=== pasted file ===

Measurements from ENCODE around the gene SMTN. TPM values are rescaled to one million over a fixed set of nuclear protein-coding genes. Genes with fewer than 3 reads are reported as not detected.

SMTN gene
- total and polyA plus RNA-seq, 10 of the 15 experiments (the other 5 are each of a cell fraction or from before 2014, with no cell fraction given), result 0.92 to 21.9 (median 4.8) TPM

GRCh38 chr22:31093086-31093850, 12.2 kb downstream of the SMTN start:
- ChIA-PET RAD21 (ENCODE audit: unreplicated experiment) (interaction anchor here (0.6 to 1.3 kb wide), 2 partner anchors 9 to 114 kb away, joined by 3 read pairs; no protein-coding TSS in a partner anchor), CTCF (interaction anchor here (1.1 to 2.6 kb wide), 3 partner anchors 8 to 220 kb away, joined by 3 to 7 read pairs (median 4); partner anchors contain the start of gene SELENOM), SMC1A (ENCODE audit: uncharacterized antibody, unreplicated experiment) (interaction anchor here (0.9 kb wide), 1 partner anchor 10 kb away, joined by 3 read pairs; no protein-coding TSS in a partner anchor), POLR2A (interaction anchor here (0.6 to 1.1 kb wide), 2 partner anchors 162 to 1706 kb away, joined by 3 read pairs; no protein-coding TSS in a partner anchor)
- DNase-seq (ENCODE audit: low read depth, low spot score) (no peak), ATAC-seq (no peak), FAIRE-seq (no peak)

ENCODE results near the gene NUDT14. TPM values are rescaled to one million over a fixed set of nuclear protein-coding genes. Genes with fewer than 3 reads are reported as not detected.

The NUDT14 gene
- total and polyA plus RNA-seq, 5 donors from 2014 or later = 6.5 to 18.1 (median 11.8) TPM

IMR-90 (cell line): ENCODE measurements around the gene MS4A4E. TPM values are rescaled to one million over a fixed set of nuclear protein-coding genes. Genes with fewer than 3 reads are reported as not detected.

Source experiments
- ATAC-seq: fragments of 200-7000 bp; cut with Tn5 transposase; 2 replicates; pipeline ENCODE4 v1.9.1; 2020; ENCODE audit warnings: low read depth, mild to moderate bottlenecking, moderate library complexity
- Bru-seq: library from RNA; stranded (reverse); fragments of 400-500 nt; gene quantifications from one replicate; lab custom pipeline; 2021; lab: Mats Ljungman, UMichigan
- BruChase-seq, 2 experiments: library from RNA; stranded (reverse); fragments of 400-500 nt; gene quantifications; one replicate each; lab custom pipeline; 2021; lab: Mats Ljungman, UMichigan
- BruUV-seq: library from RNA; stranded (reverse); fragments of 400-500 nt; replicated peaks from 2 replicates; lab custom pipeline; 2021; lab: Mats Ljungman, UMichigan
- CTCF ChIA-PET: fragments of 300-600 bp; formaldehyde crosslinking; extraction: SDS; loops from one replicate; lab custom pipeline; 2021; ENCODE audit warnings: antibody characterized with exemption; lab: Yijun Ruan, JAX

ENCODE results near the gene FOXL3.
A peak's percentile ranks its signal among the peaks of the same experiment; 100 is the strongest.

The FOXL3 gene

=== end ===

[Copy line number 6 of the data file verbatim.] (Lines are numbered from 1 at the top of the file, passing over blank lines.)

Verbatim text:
- DNase-seq (ENCODE audit: low read depth, low spot score) (no peak), ATAC-seq (no peak), FAIRE-seq (no peak)